Berislav Popović (1931–2002) was one of the most important personalities in recent Srbian music history – an active composer, distinguished pedagogue, original music theoretician and one of the pillars of musical life in the country during the second half of the 20th Century. After studying medicine and literature for a year, he enrolled in the Music Academy in Belgrade where he graduated from the Department of teaching in 1956, and later from the Department of composition in 1966 where he studied in the class of Stanojlo Rajičić. Between 1960 and 1967 he worked as a professor of music theory subjects at the School of music „Josip Slavenski” in Belgrade, and in 1967 he became an assistant professor at the Music Academy where he taught harmony, counterpoint, analytical harmony and analysis of forms. Since his appointment as an associate professor (1980), and subsequently full professor (1987) of the Faculty of Music in Belgrade, until his retirement (1996), he taught Musical forms (which is the most important area of Popović’s theoretical and creative researches and interests) to students of composition, conducting, musicology and ethnomusicology. For a short while he also taught the Analysis of music styles.
Berislav Popović’s compositional opus is considered one of the most daring and complex among the authors who burst onto the music scene in Serbia during the 1960s. Pushing the boundaries of musical expression towards the achievements of the leading European composers, already in his early works (Kamena uspavanka for mixed choir, piano works – Suite, Sonate, Variations) and especially in his subsequent works (String quartet, Tužbalice for two groups of instruments, Concerto for orchestra Difrakcije and Medium tempus for large symphony orchestra), Berislav Popović ventured far outside the dominant musical aesthetics in Serbia of the time, always faithful to the discovery of new sound timbres and ways of shaping the sound mass even in his later works such as the Igra senke for wind quintet, Ballade for strings and others.
Popović’s theoretical work is immediately connected to his creative preocupations, his interest in problems of contemporary creation and his pedagogical work on the subject of Musical forms. He published a number of studies, most often dedicated to the questions of musical forms (Tipovi oblika kod savremene muzike, Konstitucija muzičkog dela, Oblik u muzici XX veka, Uloga teoretskog obrazovanja u formiranju interpreta” etc.), as well as one of the most important tretises in Serbian musical theory, the book Muzička forma ili smisao u muzici, also published in English language (Music form or meaning of music). He also tackled on musical criticism and wider topics of music in society.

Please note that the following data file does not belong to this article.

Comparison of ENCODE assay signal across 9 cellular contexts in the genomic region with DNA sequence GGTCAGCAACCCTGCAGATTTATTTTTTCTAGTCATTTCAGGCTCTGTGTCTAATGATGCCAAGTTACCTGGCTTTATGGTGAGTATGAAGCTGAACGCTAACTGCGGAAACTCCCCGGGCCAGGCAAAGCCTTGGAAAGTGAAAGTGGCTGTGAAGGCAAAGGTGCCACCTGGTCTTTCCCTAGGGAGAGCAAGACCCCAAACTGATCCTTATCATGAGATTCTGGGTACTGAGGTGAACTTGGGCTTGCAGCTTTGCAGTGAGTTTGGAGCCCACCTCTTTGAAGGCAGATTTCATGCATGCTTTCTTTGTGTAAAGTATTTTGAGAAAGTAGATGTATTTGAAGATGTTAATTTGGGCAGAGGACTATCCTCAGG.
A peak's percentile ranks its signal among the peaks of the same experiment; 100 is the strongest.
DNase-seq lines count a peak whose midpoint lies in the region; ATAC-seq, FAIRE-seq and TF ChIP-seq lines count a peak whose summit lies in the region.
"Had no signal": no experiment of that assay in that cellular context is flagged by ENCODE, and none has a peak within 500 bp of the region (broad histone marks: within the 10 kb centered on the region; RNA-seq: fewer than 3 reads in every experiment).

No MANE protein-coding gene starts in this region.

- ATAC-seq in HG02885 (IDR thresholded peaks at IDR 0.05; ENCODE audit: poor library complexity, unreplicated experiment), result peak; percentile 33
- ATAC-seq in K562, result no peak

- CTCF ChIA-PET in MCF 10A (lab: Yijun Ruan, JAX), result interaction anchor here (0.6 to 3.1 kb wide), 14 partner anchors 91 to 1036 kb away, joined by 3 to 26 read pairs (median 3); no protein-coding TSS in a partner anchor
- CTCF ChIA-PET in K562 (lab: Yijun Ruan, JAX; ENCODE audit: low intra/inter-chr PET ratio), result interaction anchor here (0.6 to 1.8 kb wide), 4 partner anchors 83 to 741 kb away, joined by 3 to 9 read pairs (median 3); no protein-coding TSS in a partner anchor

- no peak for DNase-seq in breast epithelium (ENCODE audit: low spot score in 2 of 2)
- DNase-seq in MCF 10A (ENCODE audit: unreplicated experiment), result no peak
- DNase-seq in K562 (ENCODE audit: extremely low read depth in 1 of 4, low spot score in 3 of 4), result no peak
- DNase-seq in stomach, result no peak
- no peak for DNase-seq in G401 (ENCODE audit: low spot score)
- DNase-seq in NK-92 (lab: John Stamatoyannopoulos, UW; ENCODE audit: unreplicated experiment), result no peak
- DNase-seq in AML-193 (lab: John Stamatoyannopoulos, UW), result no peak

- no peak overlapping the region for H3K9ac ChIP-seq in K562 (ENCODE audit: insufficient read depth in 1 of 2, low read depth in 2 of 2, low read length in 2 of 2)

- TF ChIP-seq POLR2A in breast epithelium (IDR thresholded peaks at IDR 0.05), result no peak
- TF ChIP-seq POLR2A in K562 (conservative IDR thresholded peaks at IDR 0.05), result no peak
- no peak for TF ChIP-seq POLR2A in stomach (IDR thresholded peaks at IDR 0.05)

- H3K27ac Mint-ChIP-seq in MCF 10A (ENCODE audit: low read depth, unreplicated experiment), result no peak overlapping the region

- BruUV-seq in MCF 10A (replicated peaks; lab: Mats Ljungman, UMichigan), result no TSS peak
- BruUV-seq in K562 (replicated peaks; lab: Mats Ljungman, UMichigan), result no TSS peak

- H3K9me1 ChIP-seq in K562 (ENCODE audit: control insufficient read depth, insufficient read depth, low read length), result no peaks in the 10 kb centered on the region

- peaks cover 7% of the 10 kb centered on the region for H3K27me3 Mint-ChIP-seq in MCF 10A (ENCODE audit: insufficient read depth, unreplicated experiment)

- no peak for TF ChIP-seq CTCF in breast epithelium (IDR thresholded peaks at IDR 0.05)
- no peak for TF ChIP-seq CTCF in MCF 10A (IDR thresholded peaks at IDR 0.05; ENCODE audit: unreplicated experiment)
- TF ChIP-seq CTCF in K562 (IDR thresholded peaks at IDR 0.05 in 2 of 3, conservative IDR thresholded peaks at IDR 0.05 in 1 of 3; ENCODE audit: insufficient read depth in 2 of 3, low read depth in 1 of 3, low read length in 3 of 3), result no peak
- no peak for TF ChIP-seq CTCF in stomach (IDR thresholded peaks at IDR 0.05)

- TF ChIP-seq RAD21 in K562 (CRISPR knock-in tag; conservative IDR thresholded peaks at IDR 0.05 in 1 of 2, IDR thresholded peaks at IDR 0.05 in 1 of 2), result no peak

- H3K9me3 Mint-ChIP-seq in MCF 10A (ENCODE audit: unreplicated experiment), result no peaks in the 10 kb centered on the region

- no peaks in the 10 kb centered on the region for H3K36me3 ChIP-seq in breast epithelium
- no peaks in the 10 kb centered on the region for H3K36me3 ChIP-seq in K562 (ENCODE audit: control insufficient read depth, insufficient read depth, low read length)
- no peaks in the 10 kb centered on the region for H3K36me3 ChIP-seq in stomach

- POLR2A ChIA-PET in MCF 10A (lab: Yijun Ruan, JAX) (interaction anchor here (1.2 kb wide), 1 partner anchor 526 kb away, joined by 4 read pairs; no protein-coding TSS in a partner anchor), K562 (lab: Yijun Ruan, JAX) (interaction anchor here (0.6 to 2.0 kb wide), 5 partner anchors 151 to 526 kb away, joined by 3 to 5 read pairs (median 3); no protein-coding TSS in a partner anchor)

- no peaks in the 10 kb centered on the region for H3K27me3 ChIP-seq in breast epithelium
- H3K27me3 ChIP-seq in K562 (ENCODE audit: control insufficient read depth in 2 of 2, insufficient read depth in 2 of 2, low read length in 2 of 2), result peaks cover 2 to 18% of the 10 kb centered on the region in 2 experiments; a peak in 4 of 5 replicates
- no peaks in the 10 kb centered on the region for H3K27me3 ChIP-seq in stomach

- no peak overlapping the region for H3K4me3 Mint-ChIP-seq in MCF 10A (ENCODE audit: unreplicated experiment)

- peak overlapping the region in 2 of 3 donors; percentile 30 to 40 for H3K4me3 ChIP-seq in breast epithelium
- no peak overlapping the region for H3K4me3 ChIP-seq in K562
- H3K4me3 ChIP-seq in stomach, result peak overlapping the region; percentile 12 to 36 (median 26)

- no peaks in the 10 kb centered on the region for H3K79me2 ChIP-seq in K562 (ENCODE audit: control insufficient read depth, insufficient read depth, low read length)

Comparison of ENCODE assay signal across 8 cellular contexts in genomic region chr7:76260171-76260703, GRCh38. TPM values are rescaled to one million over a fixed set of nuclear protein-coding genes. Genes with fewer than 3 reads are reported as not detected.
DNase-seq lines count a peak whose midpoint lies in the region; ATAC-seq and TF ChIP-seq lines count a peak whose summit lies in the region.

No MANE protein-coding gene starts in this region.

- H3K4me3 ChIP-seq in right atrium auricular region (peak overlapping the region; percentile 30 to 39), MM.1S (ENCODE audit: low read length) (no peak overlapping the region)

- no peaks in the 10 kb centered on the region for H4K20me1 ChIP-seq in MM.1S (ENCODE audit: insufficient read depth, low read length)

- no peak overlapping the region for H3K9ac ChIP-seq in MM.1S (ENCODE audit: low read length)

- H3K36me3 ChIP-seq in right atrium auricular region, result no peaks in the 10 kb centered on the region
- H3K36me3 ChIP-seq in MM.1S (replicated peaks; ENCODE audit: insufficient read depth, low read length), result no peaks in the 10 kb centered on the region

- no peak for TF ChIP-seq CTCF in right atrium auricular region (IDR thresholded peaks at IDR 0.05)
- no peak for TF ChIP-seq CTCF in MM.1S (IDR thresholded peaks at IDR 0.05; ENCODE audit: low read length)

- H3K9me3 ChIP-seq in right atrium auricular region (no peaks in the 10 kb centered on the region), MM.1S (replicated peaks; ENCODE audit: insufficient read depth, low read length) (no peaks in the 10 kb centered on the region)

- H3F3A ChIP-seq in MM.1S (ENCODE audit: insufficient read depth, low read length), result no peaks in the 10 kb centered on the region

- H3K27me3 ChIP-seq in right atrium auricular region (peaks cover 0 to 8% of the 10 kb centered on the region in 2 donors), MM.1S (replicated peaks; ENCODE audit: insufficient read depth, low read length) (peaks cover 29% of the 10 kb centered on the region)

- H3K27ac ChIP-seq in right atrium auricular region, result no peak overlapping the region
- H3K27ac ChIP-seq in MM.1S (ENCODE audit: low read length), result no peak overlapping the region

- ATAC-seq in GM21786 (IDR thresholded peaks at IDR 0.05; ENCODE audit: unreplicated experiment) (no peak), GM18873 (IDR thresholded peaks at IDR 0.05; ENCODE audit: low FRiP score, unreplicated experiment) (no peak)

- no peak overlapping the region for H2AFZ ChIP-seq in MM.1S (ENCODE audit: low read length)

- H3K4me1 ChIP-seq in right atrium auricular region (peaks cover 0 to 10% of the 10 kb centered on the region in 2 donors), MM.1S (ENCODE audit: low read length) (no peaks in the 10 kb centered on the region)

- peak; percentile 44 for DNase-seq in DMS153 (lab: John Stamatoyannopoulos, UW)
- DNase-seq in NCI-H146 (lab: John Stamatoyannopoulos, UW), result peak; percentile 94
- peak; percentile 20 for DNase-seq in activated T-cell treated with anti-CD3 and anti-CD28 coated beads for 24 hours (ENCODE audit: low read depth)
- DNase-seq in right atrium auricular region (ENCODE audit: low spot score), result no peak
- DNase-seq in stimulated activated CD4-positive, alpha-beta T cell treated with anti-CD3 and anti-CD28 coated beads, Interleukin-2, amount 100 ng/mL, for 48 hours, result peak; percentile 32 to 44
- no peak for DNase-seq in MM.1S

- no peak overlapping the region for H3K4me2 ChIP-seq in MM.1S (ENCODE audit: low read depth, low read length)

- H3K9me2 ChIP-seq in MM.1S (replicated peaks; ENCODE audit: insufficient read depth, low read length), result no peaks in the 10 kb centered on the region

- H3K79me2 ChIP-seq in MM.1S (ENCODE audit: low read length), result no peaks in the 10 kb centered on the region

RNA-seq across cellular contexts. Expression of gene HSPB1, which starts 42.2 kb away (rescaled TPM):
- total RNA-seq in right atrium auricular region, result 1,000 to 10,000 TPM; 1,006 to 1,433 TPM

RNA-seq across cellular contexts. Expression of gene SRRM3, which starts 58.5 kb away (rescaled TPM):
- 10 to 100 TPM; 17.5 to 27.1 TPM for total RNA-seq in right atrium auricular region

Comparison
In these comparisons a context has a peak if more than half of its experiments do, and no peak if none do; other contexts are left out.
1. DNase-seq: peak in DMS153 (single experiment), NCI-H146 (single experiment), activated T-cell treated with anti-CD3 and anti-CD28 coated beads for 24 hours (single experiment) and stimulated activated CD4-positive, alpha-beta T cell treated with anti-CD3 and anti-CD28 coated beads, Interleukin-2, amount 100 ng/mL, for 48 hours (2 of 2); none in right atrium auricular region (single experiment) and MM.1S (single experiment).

Berislav Popović was an active participant in Serbian musical life and he held many important positions and functions over the period of three decades including: vice-dean of the Faculty of Music in Belgrade, twice vice-rector of the University of arts, dean of the Faculty of Music, Head of the Chair for music theory of the Faculty of music, chairman of the Yugoslav organizing board of the European year of music, member of the European committee for the European year of music within the European Council and Parliament, vice-chariman of the SOKOJ (Union of organisations of Yugoslav composers), chariman of the Council of all music programmes of the Radio Belgrade, etc.
About the piece
Berislav Popović composed his work Igra Senke [Shadow Play] for wind quintet in 1981. “Igra senke, piece for wind quintet, was composed”, in his words, “as a memory of a lost friend, the composer Petar Ozgijan. The work is a reflection on Ozgijan’s music ideas featured in his magnificent opus, but not as their mimicking – rather as contemplating about them. The game is not interrupted, it is, in fact, a man’s inextinguishable spirit in its different facets.” In this piece, “it seems that the explosive and jagged orchestral surface from the piece Medium tempus for large symphony orchestra (1972) is projected onto a smaller sound plateau, more chamber and more introvert.” Although Popović retains the expressionist outline of certain melodic units, especially when treating instruments as quasi soloists, moments of transparent and psalmodic musical weaving with mixtures of chords which are dominated by “specific combinations of seconds and thirds, lead to the independence and liberation of the interval of third and final, purified, tonal chord f – a – c” (Mirjana Veselinović, „Difrakcije… Skica za muzičku poetiku Berislava Popovića”, Zvuk, 2, 1986).
The piece was performed by renowned ensembles such as the Belgrade wind quintet (in Belgrade, at the Kolarac Hall, as well as within the frames of the festival Muzika u Srbiji in 1982) and Skopje wind quintet (in Skopje, as well as at the 20th Review of Yugoslav Musical Creativity in Opatija in 1983). The Novi Sad Wind Quintet performed this piece in Belgrade (2021), Zaječar (2022), and Novi Sad (2023).
Tijana Popović Mlađenović